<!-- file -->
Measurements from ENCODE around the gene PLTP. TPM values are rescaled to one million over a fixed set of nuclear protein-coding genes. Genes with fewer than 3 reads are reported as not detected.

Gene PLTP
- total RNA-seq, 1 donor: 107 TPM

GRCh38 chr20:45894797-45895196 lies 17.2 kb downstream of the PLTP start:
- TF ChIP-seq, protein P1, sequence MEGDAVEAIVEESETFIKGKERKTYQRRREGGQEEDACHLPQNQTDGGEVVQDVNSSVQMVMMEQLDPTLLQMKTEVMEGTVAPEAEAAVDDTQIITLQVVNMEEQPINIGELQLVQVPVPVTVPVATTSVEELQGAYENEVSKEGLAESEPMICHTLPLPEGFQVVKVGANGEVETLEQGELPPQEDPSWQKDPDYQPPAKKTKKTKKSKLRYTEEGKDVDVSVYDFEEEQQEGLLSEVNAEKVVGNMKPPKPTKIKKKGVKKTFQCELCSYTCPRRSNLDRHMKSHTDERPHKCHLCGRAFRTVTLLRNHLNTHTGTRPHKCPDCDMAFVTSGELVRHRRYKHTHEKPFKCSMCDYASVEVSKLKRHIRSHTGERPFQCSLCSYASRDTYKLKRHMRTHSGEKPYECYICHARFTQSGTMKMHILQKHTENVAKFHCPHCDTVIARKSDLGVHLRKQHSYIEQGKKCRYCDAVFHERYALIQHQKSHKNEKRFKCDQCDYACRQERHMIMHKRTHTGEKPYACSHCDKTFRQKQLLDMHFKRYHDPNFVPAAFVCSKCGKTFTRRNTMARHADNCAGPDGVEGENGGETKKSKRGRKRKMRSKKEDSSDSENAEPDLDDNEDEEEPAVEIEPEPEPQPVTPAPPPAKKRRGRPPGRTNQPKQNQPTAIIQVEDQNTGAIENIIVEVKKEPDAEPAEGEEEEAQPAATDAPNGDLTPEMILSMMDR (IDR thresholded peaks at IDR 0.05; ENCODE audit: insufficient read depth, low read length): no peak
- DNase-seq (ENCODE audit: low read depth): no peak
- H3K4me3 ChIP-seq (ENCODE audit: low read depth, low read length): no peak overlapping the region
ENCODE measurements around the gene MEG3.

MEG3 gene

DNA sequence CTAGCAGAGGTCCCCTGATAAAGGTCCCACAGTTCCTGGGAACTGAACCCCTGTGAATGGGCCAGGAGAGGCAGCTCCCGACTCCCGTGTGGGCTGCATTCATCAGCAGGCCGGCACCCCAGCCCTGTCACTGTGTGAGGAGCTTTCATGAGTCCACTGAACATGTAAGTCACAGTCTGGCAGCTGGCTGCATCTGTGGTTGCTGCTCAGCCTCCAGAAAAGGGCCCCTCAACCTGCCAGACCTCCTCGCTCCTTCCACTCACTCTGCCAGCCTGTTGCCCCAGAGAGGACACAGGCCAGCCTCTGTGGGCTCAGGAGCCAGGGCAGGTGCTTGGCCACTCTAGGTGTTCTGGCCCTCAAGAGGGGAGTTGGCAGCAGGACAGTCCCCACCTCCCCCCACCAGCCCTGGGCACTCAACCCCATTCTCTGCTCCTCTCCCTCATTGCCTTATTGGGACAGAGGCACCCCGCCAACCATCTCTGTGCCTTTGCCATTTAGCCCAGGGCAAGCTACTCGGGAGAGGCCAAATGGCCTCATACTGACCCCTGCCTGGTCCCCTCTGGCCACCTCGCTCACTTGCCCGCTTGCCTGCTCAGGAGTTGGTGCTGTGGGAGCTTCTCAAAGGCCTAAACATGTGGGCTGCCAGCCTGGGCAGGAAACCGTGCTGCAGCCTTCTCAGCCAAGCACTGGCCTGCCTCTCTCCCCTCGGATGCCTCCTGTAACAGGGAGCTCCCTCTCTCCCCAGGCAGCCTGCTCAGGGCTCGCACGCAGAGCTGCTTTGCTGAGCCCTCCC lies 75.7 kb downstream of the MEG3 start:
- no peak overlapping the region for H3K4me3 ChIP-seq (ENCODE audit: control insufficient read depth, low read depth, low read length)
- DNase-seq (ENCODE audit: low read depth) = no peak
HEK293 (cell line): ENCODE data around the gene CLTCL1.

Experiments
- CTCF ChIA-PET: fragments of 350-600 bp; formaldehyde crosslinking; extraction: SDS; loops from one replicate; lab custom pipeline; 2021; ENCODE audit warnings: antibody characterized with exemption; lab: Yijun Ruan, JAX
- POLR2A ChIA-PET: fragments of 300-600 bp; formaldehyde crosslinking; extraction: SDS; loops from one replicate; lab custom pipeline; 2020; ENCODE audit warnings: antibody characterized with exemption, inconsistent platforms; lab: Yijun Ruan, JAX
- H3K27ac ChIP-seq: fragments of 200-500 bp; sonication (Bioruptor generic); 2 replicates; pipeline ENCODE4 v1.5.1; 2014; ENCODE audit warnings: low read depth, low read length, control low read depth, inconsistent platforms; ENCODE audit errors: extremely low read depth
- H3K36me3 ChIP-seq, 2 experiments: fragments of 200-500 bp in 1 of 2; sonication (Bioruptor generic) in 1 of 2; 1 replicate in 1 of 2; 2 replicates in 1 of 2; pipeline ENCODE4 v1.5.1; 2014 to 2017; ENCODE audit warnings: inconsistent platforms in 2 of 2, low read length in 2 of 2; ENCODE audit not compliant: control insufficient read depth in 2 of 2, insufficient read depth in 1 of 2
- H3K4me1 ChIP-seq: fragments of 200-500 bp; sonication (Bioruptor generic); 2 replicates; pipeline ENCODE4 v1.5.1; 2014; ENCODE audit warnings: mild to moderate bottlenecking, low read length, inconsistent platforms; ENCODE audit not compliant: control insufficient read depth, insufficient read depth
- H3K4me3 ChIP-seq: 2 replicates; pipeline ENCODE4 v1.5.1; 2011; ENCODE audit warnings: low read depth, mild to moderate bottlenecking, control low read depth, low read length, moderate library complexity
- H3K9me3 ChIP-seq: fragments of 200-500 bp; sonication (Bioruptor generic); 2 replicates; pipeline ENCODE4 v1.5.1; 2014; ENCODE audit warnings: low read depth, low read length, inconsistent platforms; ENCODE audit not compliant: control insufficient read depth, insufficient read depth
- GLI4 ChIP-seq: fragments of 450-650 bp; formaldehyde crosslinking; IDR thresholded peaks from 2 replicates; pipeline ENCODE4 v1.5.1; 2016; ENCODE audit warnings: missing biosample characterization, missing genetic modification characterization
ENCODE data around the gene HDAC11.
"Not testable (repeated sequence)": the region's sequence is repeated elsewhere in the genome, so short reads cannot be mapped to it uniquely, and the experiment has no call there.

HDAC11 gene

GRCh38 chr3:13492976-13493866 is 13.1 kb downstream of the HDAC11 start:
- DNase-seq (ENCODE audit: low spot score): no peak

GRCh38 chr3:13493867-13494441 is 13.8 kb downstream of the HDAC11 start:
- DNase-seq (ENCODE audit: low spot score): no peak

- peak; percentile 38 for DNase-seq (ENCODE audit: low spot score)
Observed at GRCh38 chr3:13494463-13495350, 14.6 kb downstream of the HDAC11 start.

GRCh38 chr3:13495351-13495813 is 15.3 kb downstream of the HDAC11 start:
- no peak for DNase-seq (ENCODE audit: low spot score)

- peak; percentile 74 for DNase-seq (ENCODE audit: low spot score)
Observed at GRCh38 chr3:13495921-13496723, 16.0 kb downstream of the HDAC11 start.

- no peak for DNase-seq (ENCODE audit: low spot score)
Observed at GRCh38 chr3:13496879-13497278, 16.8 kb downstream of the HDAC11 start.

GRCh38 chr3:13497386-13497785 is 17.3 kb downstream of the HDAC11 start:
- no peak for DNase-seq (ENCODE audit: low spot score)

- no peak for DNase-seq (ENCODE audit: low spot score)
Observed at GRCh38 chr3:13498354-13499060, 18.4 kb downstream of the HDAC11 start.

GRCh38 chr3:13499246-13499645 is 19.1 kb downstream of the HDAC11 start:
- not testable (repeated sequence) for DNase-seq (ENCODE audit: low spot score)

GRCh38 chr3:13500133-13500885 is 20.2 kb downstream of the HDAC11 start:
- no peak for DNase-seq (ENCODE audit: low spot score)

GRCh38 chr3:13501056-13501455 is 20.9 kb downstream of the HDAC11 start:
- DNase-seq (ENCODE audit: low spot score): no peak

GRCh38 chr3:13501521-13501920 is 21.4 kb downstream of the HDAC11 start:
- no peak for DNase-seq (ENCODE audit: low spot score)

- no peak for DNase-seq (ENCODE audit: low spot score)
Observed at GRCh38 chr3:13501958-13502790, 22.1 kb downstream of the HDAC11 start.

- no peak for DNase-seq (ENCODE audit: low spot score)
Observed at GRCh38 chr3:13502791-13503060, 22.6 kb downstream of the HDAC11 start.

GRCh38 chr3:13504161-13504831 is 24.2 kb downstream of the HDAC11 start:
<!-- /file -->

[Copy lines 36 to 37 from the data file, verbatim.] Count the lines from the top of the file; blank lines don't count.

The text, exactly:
- no peak for DNase-seq (ENCODE audit: low spot score)
Observed at GRCh38 chr3:13496879-13497278, 16.8 kb downstream of the HDAC11 start.